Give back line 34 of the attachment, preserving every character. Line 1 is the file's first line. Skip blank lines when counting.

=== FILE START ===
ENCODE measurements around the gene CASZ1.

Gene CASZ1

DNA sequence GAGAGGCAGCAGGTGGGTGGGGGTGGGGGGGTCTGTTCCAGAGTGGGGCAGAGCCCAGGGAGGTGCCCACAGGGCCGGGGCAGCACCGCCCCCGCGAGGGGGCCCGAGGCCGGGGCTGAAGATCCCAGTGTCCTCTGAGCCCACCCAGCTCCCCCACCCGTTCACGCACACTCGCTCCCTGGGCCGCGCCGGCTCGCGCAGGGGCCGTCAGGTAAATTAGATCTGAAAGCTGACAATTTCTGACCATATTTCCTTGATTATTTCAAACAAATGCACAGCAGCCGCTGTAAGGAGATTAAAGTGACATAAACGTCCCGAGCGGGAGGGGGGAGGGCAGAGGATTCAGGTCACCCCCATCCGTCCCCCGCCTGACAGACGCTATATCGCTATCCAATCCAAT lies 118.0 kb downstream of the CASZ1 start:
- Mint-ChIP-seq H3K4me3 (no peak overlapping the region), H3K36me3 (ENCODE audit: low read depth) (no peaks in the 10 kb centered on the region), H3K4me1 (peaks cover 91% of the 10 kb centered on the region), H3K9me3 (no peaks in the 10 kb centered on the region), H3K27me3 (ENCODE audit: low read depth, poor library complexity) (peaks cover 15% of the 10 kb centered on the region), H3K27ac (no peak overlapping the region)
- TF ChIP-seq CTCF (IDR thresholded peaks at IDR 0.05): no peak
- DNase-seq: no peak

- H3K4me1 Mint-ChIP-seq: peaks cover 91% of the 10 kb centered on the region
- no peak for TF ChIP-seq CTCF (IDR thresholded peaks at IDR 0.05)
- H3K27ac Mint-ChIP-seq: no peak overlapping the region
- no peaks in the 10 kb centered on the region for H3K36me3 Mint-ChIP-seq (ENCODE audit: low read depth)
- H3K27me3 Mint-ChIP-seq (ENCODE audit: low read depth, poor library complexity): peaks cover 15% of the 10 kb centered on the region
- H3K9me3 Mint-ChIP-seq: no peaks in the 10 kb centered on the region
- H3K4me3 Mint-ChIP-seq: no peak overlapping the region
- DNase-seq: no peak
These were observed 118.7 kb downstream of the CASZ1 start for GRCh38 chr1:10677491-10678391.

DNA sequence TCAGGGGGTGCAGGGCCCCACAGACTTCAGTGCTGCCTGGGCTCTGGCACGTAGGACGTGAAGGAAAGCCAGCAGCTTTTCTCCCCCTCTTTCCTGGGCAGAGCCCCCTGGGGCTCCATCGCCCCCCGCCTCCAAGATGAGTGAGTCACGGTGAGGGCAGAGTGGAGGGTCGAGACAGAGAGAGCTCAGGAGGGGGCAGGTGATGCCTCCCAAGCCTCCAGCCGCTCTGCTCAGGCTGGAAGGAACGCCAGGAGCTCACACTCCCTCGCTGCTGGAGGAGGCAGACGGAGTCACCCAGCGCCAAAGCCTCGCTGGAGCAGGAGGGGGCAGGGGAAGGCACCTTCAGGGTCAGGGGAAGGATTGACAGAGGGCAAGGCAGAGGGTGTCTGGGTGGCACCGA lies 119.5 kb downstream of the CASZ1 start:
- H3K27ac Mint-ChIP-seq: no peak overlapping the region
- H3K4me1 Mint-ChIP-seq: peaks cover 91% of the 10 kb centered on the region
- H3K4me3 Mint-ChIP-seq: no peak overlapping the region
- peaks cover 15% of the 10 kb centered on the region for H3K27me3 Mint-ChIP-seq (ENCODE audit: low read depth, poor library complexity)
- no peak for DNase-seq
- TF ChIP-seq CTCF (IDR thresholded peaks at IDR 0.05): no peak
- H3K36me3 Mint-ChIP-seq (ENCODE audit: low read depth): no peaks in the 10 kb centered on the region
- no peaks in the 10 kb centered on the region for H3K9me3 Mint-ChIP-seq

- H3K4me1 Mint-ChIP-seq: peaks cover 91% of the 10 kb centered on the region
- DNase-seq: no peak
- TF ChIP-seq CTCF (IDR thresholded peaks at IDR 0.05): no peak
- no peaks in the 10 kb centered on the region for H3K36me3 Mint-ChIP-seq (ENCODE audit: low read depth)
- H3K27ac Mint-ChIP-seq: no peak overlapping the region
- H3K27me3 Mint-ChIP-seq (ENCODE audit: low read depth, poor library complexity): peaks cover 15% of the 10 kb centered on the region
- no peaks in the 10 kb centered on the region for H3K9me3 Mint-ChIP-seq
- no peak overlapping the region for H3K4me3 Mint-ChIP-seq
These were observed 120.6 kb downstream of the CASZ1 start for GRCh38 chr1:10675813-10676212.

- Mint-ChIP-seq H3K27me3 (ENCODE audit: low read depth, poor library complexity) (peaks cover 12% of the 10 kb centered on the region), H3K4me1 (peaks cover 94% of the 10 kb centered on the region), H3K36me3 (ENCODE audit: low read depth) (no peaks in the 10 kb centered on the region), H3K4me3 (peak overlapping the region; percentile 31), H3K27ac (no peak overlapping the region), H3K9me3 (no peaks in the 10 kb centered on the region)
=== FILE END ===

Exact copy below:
- Mint-ChIP-seq H3K27me3 (ENCODE audit: low read depth, poor library complexity) (peaks cover 12% of the 10 kb centered on the region), H3K4me1 (peaks cover 94% of the 10 kb centered on the region), H3K36me3 (ENCODE audit: low read depth) (no peaks in the 10 kb centered on the region), H3K4me3 (peak overlapping the region; percentile 31), H3K27ac (no peak overlapping the region), H3K9me3 (no peaks in the 10 kb centered on the region)